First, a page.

Love and Loss in the Wilds of Colorado
By Susan Rushton
This week’s offering at the ever-popular San Miguel Playreaders is Annapurna by Sharr White.
By Sharr White
Wed, Sep 17 and Thu, Sep 18, 7:30pm
St Paul’s Parish Hall
Tickets at the door 20 pesos
Written in 2011, before his more famous play The Other Place, Annapurna was most recently re-staged in April of this year in an off-Broadway production by the New Group at The Acorn Theatre in New York. It was described as follows:
“Twenty years ago, Emma walked out on her husband, cowboy-poet Ulysses, in the middle of the night. Now, hearing he is in dire straits, she tracks him down in the wilds of Colorado living in a grungy trailer, working on his magnum opus, hooked to an oxygen tank, and cooking in the buff.”
Once an alcoholic, Ulysses is now terminally ill with lung cancer. After adjusting to her surprise arrival, Ulysses and Emma start to explore their failed relationship and try to come to some understanding of why Emma left, taking their son Sam on that fateful night two decades earlier.
In the course of the play we learn that their son Sam recently discovered a trove of letters his father had written him over the years. He blames his mother for keeping them concealed and has hired a detective to track down his father. Emma therefore believes Sam is on his way to see Ulysses and his arrival is imminent! She has come in advance to try to smooth the way for the encounter.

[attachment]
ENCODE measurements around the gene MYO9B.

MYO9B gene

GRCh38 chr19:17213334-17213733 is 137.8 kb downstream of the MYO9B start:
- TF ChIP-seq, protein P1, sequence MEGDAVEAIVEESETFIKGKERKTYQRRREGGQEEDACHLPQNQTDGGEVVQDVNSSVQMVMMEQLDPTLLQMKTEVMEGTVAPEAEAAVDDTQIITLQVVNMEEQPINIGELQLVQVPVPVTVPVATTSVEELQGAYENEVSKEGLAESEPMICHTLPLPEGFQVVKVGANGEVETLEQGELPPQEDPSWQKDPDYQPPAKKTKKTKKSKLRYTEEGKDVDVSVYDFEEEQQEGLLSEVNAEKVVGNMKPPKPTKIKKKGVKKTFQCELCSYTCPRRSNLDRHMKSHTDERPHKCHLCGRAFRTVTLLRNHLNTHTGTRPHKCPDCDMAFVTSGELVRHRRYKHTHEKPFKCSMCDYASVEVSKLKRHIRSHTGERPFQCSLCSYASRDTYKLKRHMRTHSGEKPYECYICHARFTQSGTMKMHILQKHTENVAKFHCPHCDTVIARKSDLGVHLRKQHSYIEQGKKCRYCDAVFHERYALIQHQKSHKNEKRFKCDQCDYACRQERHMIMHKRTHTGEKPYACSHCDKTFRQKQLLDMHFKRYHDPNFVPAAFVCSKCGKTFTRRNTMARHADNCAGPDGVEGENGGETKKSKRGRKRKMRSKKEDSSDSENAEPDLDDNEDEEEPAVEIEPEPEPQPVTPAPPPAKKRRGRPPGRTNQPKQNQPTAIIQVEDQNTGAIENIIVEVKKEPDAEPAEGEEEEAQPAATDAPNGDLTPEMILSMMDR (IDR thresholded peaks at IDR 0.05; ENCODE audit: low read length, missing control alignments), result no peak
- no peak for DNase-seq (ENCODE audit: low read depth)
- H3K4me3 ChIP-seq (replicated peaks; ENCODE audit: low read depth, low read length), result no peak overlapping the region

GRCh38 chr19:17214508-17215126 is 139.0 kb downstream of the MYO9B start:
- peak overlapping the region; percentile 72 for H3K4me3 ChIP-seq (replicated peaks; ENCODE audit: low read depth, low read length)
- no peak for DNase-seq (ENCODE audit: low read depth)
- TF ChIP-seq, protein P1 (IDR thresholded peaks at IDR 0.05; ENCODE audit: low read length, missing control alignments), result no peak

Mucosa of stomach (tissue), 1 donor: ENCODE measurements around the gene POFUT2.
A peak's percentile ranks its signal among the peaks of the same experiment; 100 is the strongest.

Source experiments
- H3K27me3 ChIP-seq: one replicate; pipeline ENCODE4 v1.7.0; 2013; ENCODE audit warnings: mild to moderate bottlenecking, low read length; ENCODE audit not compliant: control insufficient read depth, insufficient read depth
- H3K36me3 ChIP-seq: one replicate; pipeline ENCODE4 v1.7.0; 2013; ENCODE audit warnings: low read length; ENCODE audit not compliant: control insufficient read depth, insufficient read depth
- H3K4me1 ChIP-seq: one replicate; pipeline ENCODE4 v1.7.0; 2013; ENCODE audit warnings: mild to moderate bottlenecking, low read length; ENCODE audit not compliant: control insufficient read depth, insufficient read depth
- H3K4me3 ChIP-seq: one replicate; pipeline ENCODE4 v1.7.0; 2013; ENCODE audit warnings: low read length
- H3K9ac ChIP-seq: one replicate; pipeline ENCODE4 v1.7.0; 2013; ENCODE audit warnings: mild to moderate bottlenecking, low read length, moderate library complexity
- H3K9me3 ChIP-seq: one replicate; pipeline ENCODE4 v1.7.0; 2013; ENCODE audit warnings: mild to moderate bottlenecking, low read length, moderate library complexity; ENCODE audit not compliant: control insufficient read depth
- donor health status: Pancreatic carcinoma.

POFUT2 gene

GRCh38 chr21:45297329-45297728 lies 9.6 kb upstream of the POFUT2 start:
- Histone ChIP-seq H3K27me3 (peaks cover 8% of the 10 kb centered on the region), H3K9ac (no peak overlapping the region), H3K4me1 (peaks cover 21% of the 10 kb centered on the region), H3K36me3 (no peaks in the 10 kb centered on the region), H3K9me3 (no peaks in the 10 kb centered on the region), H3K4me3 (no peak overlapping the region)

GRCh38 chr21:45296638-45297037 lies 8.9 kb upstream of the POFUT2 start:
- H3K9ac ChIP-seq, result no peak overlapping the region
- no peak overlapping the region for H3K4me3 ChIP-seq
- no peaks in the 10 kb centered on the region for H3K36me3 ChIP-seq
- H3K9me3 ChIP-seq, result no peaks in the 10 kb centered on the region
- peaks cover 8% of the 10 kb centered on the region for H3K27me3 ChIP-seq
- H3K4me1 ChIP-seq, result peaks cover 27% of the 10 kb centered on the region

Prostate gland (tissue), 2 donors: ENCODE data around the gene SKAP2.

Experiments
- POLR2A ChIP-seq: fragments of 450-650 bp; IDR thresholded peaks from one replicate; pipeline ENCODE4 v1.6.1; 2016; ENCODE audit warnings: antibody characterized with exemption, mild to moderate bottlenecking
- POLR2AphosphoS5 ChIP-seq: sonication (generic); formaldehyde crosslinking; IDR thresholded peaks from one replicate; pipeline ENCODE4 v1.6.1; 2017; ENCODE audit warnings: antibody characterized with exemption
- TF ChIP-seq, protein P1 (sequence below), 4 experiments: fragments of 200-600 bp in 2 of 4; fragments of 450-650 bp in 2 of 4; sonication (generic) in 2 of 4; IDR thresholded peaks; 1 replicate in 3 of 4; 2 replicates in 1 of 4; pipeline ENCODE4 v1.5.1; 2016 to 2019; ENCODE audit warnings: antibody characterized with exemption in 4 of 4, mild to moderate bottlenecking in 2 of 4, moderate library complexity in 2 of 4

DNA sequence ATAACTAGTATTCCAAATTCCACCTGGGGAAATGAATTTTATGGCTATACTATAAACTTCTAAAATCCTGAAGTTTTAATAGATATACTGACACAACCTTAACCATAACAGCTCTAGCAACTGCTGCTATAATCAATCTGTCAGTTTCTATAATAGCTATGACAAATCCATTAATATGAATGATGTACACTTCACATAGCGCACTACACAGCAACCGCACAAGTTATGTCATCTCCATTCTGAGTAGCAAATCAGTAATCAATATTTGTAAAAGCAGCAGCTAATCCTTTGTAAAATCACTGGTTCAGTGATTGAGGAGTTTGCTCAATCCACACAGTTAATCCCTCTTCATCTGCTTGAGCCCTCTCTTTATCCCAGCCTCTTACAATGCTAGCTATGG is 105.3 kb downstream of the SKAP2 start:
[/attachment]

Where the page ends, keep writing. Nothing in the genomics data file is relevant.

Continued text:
Annapurna is a delightful play that addresses the major human issues of love and loss in a way that provides a theater experience that is sweet, poignant, and funny. The role of Emma will be played by Marty Fraser; Ulysses by Bill Pearlman, Technical assistance from Don Nieglos. The production is directed by Susan Rushton.
Probably one of the more interesting things about Sharr White is that even though he is a successful playwright he still goes to work each day at a job. For years he has had a parallel career track that he says he appreciates because it has been able to give his family a home and stability. “I was able to provide for my family, and then sort of magically, my writing career started flourishing.”